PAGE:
Malware

EvilGnome malware implants Spies on Linux Desktop Users

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A new Linux spyware was discovered by security researchers which is not detected by any of the major antivirus security software and also includes rarely seen functionalities as compared to most Linux malware.

When compared to Windows viruses there are only few strains of Linux malware that exists in the wild, mainly because of its core architecture, low market share, and most of them does not have a wide range of functionalities also.

Most of the malware targeting Linux ecosystem is mainly focused on cryptocurrency mining attacks for financial gain and creating DDoS botnets by hijacking vulnerable servers.

The security researchers at security firm Intezer Labs discovered a new Linux backdoor implant which seems to be under development and testing phase. But it includes several malicious modules to spy on Linux desktop users.

The new Linux Spyware dubbed as EvilGnome has been designed to take desktop screenshots, steal files, capture audio recording from the user’s microphone and also download and execute further second-stage malicious modules.

A sample of EvilGnome discovered on VirusTotal also contains an unfinished keylogger functionality which shows that it was uploaded online accidentally by its developers.

EvilGnome malware masquerades itself as a legit GNOME extension which is a program that permits Linux users extend the functionality of their desktops.

The researchers state that the implant is delivered in the form of a self-extracting archive shell script created with ‘makeself,’ which is a small shell script that generates a self-extractable compressed tar archive from a directory.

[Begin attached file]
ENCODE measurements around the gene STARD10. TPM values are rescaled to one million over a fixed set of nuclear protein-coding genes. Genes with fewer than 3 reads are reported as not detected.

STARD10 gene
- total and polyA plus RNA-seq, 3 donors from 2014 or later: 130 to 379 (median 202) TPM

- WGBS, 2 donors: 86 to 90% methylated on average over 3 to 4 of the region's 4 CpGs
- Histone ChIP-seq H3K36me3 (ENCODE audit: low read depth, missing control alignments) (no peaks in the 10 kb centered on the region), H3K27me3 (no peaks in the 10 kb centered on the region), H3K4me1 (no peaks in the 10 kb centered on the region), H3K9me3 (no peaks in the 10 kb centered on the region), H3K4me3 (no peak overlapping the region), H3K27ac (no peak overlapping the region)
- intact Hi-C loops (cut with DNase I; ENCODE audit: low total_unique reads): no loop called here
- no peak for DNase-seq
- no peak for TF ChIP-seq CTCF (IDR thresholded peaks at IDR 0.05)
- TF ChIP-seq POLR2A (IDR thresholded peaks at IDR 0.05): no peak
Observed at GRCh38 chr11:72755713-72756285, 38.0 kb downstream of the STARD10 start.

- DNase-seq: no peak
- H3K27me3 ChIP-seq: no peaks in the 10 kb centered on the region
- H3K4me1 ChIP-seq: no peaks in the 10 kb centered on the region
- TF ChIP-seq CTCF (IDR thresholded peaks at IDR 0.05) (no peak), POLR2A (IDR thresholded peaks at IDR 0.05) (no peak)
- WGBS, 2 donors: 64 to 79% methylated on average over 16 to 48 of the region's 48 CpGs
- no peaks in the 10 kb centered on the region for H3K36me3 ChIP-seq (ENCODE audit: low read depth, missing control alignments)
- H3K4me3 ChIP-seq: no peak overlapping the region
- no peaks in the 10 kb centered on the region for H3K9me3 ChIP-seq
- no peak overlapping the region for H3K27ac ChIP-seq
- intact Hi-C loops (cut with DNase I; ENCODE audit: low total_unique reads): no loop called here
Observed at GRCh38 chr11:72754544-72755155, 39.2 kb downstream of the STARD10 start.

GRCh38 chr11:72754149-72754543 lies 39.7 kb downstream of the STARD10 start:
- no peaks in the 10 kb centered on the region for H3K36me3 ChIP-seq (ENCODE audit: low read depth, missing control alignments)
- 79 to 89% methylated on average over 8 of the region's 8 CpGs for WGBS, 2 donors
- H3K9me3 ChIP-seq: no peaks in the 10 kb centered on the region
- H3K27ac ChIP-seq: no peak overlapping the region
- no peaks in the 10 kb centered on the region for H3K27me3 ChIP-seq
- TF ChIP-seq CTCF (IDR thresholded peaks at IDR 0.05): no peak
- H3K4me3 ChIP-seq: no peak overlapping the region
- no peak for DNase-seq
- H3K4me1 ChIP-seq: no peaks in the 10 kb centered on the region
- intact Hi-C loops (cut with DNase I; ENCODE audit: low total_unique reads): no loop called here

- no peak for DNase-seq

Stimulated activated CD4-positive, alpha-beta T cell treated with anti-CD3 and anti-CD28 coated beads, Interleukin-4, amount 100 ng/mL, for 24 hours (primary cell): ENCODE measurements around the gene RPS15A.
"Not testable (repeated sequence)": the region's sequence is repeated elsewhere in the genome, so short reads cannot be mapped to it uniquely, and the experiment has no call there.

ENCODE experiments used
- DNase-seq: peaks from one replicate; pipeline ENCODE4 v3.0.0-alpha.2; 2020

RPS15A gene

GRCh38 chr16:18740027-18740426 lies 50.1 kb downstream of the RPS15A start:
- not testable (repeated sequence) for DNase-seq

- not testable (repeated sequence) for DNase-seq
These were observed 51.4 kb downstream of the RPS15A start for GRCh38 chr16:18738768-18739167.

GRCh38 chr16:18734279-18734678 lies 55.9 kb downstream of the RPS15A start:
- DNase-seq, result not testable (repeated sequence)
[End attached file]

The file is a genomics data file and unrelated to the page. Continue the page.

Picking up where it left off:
The Linux implant also gains persistence on a targeted system using crontab, similar to windows task scheduler, and sends stolen user data to a remote attacker-controlled server.

EvilGnome’s Spyware Modules

The Spy Agent of EvilGnome contains five malicious modules named as Shooters. They are

  • ShooterSound : This module uses PulseAudio to capture audio from the user’s microphone and uploads the data to the operator’s command-and-control server.
  • ShooterImage : This module uses the Cairo open source library to captures screenshots and uploads them to the C&C server.
  • ShooterFile : This module uses a filter list to scan the file system for newly created files and uploads them to the C&C server.
  • ShooterPing : This module receives new commands from the C&C server, like download and execute new files, set new filters for file scanning, download and set new runtime configuration, exfiltrate stored output to the C&C server, and stop any shooter module from running.
  • ShooterKey : This module is unimplemented and unused, which is supposed to be unfinished keylogging module.

The researchers found some connections between EvilGnome and Gamaredon Group which is an alleged Russian threat group that has been active since at least 2013 and has targeted individuals working with the Ukrainian government.

In order to check for the presence of EvilGnome malware in your Linux system, look for the “gnome-shell-ext” executable in the “~/.cache/gnome-software/gnome-shell-extensions” directory.

Since security and antivirus products cannot detect the EvilGnome malware, researchers recommend the Linux administrators to block the Command & Control IP addresses listed in the IOC section of Intezer’s blog post.

Priyanka R
Cyber Security Enthusiast, Security Blogger, Technical Editor, Author at Cyber Safe News

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